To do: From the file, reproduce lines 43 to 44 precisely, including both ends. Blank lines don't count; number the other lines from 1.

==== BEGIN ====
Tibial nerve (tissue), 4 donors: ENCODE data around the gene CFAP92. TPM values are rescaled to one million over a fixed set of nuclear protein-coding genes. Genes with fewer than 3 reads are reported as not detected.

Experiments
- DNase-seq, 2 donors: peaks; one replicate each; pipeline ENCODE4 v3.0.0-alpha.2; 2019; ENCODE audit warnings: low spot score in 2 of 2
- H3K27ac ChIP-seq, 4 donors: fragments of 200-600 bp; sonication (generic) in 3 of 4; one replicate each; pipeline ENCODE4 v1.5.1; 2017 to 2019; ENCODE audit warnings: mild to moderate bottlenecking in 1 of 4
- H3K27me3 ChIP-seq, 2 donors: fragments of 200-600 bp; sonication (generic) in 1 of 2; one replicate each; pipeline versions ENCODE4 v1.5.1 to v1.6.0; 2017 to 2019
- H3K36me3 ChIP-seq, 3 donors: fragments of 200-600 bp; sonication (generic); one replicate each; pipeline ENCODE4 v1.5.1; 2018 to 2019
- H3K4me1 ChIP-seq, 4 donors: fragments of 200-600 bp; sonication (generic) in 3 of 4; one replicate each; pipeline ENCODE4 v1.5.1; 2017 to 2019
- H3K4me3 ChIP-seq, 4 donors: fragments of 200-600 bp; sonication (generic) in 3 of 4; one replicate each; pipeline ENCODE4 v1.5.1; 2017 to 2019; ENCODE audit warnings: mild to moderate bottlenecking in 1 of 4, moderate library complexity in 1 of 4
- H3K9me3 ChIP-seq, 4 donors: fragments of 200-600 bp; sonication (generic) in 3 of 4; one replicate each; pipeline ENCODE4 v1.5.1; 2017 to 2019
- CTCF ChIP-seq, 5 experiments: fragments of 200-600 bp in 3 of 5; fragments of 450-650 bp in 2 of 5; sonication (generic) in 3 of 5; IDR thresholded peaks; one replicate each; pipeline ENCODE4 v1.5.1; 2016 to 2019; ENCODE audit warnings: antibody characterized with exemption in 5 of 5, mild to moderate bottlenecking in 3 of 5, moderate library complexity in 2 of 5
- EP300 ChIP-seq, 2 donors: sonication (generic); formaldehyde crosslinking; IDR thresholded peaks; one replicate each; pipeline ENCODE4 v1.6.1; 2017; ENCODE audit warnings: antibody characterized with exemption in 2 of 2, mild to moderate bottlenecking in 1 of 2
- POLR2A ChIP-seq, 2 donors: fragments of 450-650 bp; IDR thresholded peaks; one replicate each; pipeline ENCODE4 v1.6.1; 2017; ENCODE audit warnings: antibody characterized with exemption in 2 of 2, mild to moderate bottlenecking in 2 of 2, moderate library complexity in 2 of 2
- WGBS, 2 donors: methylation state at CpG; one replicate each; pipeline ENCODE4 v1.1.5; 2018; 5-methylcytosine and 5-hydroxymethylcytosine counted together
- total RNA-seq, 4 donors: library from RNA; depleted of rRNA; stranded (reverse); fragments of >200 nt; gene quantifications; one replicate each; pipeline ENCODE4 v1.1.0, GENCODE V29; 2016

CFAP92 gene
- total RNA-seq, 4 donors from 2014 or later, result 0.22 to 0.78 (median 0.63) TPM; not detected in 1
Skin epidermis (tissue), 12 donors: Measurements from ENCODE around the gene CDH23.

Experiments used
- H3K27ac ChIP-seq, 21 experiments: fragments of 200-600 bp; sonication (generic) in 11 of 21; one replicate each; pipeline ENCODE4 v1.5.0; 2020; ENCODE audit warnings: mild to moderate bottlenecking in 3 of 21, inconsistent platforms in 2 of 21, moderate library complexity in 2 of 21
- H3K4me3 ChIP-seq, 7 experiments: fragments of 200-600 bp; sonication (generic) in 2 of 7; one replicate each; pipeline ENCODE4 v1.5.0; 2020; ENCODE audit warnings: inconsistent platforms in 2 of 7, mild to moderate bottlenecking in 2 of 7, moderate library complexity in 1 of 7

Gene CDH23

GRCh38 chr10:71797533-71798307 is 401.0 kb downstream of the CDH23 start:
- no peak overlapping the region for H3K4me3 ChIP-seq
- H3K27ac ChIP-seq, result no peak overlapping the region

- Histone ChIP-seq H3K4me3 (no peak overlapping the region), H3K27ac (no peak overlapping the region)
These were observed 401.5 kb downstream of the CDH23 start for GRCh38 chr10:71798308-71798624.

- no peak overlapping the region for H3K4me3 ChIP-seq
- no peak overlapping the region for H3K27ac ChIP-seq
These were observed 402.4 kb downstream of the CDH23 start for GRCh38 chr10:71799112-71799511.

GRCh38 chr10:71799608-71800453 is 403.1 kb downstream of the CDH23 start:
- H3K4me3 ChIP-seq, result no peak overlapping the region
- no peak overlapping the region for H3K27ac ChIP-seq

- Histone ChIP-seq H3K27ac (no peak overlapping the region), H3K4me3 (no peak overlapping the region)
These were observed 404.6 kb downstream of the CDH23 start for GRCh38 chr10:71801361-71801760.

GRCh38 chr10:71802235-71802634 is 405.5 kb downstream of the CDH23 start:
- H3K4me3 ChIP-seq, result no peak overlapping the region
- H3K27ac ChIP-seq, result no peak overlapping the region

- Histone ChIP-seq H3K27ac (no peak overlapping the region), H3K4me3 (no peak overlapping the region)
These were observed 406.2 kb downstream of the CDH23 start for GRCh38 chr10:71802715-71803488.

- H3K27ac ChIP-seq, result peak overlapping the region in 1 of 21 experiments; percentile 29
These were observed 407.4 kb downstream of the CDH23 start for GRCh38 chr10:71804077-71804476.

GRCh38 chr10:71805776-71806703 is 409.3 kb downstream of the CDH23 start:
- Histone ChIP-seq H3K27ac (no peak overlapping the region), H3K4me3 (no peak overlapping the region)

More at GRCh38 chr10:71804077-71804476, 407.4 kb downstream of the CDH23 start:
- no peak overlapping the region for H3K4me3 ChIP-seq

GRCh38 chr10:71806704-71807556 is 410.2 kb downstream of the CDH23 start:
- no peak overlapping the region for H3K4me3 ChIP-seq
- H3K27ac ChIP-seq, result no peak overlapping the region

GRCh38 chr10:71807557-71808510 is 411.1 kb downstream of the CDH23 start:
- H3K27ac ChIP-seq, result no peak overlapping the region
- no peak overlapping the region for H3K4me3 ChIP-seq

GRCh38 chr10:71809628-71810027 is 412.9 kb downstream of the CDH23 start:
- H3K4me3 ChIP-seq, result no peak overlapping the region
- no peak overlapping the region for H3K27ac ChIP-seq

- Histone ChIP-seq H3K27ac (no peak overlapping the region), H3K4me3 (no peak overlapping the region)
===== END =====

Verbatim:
- Histone ChIP-seq H3K27ac (no peak overlapping the region), H3K4me3 (no peak overlapping the region)

More at GRCh38 chr10:71804077-71804476, 407.4 kb downstream of the CDH23 start: